To take the pulse of email trends and best practices, BtoB East Coast Bureau Chief Christopher Hosford recently conducted a virtual roundtable discussion with email marketing executives. Participating were Christopher M. Litster, senior VP-sales and marketing, Constant Contact; Bonnie Malone, director-response consulting, Return Path; Pamela McAtee, senior VP-digital solutions, Epsilon; Jon Miller, VP-marketing and strategy, Marketo Inc.; and Dela Quist, CEO, Alchemy Worx. BtoB: Marketing has moved quickly in the past few years, with a number of new channels and trends emerging. What impact does this have on email? Bonnie Malone: One factor in the deliverability of email is the recent changes in Gmail. Gmail has moved to a tabbed format and there is hubbub in the industry about what this means for opens and read rates. Actually, though, this is nothing new; it's just the next evolution of Google's efforts to engage with subscribers, to make the email experience more convenient and easier, and to say to the user, “This is not spam.” Jon Miller: Yes, it's all about engagement and trust. Now marketers' emails are going into Gmail's marketing tab, but with enough consistent clicks that email will start going into the priority box. So if you're sending engaging emails, your message will actually be more likely to get to the inbox. But to make this happen, the way marketers think about email needs to change. Email as a channel grew out of a direct marketing mindset 15 years ago, with incentives to get the right message to the right people. But for most marketers, batch-and-blast is the way they're doing email, and the targeting discipline has gotten a little sloppy. Many marketers aren't well built for real-time, behavior-based messages that are targeted off someone's recent Web or e-commerce activities. Pamela McAtee: I agree. The days of sending one piece of content to an entire list has evolved now to where many marketers are doing at a minimum segmented communications and more are striving to do true dynamic content; and, when possible, even real-time personalization based on what transactions the recipient is actually doing. I'm seeing this happening at a rapid rate—and in the b-to-b world, not just retail. Dela Quist: When I'm looking at trends in email, I'm focusing on how people will manage human needs. Your email address is actually your unique identifier. If you don't have an email address, it's the digital equivalent of being homeless. You're just not commercially viable. You could argue that your cell phone number is possibly competitive with your email address as being the identification that people default to, but that hasn't happened. There's a good chance a marketer can get my email address, but zero chance he'll get my cell phone number. Christopher M. Litster: The impact has really been in the other direction—by email to these other channels—because it's at the core of all these other things. For example, with online event registration, the important thing is to get people to know it's going on; and invites are sent by email. And for Facebook campaigns, the best practice is to continue to amplify the campaign's life by sending notifications to your email list to drive them to Facebook. I think of email being the base, with all these other things being helped and amplified. However, one of the biggest things impacting the very nature of email is mobile. BtoB: What impact in particular is mobile having? Litster: Mobile is an incredible way to get messages to people simply because the smartphone is in everyone's hands. For example, our research tells us that 43% of email is now opened on a mobile device, versus 32% on a desktop and 25% in general Web mail. However, what we're also seeing is that mobile is a prioritization device, to note and flag email so when you get in front of a desktop or tablet you can dive deeper and consume the content. That doesn't mean if you have mobile-optimized email that people won't take action if it's readable, short and clear-cut, and has a strong call to action. McAtee: A lot of our clients are doing time-of-day testing, which ties into mobile use. What we're seeing is that people are opening email on their mobile device in the middle of the day and later on their desktops. And time-of-day analysis is helping marketers figure out where and when people are actually making transactions—and that's typically on a desktop. So make sure you're sending your email when someone is more likely to be on a desktop. That's especially important for b-to-b. The content on mobile devices still has to be readable, and in a format where prospects still can make a decision to delete or transact later. So designing for mobile is important. Quist: The mobile phone is only just broadening your ability to receive and interact with your emails. That's important, yes; but what does it mean? Nothing changes. You triage on your cell phone when you have nothing better to do—for example on the train. True, that moment constitutes very important branding; and, even if you delete the message, you've received the message. But if you see something you want to purchase (while reading email) on a cell phone, you'll wait until later in the day and make the transaction on a tablet or desktop. BtoB: But what about the impact of marketing automation platforms? That's surely having an impact on email, with behavioral targeting and triggers? Quist: Think about what's driving email. Is it segmenting your list five different ways? No, it's list size and frequency. A bad marketer with the best marketing automation tools is worse than a great marketer with no tools whatsoever. If you think marketing automation will change your life, it won't. In theory, if you have everyone on your list and you've worked out the perfect frequency and have all the perfect offers, maybe the only place left is to use marketing automation tools. But the point is, most marketers are far away from that stage. As for triggered emails, there are only three types of triggers: event-, time- and behavior-based. And behavior is a combination of event and time, so effectively you only have two. So should you send triggered emails? You're just second-guessing the prospect's intent. It works sometimes but not always, and it's not clever. BtoB: The last couple of years have seen severe security breaches of email databases. What's new on the security front? Malone: We're seeing phishing on a massive scale, with general email coming in to recipients along the lines of, “You've won the lottery in the U.K. Click here.” This may prompt you to open, click and allow the phisher to access your information. But the biggest concern here in the b-to-b world is “spear phishing.” This is where phishers are more focused and target individuals within a business. They might send an email instructing you, specifically and by name, that your specific email service has been reset and to log in to reset a password. The criminals are smart, and we have to be a step ahead. BtoB: What might be the ultimate impact of social on email marketing? Malone: I don't see it as a threat to email but more a complementary strategy where marketers are looking for social ... to drive sign-ups for email. Email is still the dominant focus of small-to-midsize companies in particular, for a continuous conversational experience with subscribers. Miller: I think many people thought social would overwhelm email. But you can't sign up for those social networks without an email address. And when a social network needs to communicate something important to you, such as a data breach, they send you an email. There are three ways social and email coordinate: with social connecting, sharing and promoting. Connecting is when you use an email list to build social awareness, such as putting a “follow us” link in the message. Sharing is when you try to have a subscriber share your email content on their social networks, to amplify the message. And social promoting is using a social network to drive email marketing—for example, putting out a tweet asking people to subscribe to your email list. BtoB: There has been much talk about the problem with email metrics and that those old standbys, opens and clicks, aren't sufficient. What are your thoughts about optimum email metrics? Miller: Marketers are going beyond opens and clicks and toward more strategic metrics, such as engagement and revenue impact. The problem with opens and clicks is, first, one email might have great opens, and a second email great clicks and a third great conversion rates. But which one was the most engaging? That makes it hard to manage what you want to manage, which is engagement and revenue. The CEO doesn't care about open rates but only which email drove the most revenue. E-commerce marketers have known that for years, but b-to-b marketers have had a harder time making that connection. McAtee: Opens and clicks are still important. If you're not getting people to open, they won't click or transact. That is why people do subject line testing, to get the opens. But for many b-to-b marketers, site visits or time on site is just as important as a conversion metric. That's especially true for those with longer sales cycles, getting prospects interested with content or to learn more about a product. BtoB: Email list-building is a popular topic of discussion among marketers. What influences are you seeing here? McAtee: B-to-b marketers looking for sources have to be cautious. While online publications ask for opt-ins for third-party communications—for example, after someone signs up for a piece of content—it's sometimes pretty inconspicuous to the subscriber. For b-to-b marketers who are going after executive-level contacts, it actually can have a negative impact. Marketers are getting smarter and realizing that list rentals and other types of name acquisitions might not have the same ROI as in the past, and they're looking for other methods for acquisition, such as display ads to promote a white paper or webinar. BtoB: What's on the horizon for email marketing? What significant issues will email marketers face in the coming years? Quist: Probably one of the most significant things that's happening to email is Google's new inbox ads that look like emails. The reason that's interesting is that, unless someone stops them, Google is circumventing the CAN-SPAM laws that relate to electronic messages. But if it doesn't get shut down, it's a huge opportunity to reach people who may have unsubscribed. If you send an ad that looks and acts like an email, and is treated like email and can stay in the inbox like an email, tell me that's not an email. This means something else as well. Most advertising is done by the media department. Email is an exception; it gets done by a combination of the IT and direct-response people. My feeling is that Google's new inbox ads will bring email to the media folks, and then you'll have a ton of people with no experience in email wondering how to optimize it. And it also allows Google to sell behavioral data by reading people's emails. I think once media gets involved in email, that's potentially transformative. Litster: The future is bright and expansive, because email builds on all these new ways of gaining engagement and marketing perspective. Email rounds the circle. It will always be there to reach people, regardless of their device, be it their watch or Google Glass. People live in their email inbox. Malone: We've seen email become more and more personal—consider that the spear phishing threat I mentioned before is a personal attack. But by the same token, lots of marketers are embracing engagement. This means making sure to send content to those who are engaging with it and in setting expectations about this content that it is compelling and interesting.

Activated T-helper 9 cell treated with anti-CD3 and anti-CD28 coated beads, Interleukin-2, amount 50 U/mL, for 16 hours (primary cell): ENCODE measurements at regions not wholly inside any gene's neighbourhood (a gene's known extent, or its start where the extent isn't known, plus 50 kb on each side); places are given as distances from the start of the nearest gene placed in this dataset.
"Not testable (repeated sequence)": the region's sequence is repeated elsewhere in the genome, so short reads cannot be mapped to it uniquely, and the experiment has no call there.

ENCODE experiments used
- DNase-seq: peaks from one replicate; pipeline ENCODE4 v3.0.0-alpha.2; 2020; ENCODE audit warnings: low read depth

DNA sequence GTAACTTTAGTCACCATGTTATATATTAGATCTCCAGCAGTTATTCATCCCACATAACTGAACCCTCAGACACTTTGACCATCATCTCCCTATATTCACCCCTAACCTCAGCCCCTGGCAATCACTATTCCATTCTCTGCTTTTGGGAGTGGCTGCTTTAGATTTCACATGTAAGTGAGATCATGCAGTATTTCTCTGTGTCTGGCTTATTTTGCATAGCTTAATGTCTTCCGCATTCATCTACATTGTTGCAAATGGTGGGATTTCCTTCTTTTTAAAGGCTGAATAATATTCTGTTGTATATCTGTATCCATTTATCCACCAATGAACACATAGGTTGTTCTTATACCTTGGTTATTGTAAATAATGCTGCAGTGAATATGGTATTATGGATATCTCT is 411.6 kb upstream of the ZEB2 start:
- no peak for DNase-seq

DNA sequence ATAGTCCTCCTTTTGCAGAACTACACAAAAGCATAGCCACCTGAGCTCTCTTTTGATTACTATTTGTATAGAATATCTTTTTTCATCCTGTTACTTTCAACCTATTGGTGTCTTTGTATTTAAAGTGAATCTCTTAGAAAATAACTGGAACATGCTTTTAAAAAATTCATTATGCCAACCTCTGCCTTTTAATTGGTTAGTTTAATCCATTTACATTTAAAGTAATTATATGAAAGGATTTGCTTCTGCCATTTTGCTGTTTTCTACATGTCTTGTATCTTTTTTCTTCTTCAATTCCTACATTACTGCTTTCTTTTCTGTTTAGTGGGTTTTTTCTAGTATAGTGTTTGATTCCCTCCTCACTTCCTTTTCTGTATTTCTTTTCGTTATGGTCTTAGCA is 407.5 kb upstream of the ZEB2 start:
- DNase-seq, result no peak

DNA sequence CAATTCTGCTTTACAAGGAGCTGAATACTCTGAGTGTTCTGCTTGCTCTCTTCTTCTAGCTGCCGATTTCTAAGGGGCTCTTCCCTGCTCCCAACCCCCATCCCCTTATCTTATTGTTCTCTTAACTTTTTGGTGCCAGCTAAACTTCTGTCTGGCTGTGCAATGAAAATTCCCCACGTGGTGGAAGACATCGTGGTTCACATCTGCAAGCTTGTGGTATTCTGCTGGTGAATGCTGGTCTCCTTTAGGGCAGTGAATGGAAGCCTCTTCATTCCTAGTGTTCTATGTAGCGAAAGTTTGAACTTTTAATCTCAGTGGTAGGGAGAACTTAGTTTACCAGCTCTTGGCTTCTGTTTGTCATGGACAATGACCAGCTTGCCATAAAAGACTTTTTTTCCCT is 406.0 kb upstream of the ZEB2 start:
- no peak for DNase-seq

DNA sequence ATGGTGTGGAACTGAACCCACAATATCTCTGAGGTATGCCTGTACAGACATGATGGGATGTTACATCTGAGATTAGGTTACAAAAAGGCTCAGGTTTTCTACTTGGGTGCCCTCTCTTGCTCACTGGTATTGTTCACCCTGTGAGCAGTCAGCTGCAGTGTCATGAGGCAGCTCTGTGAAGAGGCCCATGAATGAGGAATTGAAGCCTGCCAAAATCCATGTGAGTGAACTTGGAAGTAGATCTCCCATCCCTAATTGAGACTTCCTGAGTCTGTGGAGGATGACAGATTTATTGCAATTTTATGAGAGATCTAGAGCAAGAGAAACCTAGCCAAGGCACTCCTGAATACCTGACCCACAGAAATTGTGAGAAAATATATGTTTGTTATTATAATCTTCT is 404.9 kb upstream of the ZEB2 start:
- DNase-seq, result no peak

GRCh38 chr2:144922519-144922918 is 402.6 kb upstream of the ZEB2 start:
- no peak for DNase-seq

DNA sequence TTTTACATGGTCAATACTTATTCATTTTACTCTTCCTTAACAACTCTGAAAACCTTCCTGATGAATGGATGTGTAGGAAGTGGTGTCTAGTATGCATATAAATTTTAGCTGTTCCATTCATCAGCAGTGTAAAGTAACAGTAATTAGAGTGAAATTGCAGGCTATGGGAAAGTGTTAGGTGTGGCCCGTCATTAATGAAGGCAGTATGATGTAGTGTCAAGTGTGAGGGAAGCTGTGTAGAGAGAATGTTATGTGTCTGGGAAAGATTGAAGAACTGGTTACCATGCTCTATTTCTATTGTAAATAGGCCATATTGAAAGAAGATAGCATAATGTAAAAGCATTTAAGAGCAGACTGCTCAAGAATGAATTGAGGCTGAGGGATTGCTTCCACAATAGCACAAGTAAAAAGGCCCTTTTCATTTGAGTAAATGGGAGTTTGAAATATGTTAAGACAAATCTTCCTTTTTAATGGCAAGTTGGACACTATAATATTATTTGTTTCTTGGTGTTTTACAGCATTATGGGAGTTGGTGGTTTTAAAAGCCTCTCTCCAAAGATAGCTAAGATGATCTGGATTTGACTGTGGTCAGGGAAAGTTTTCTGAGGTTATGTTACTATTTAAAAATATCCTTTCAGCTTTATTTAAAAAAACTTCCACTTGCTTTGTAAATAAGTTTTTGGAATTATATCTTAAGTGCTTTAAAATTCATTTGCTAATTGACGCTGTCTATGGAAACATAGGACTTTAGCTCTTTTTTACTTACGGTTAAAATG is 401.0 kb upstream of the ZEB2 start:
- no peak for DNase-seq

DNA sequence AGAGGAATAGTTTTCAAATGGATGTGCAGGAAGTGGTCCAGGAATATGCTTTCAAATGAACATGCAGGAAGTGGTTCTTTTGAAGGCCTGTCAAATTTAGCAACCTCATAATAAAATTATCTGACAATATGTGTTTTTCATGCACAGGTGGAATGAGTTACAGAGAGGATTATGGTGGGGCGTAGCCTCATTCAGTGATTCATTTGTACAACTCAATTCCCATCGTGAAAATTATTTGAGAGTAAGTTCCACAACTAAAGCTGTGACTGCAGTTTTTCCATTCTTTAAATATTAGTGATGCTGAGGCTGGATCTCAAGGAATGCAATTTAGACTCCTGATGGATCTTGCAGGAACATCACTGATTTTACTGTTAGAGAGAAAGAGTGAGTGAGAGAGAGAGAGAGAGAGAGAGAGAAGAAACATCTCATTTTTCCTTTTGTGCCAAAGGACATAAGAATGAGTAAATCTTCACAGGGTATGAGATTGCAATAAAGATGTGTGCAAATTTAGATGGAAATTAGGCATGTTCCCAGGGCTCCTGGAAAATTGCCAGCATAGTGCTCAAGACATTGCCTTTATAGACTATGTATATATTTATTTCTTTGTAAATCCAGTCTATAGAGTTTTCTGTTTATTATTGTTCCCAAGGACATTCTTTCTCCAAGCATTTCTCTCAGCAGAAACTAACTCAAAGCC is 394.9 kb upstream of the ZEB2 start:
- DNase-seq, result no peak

In this article:

Read These Next

Comments (0)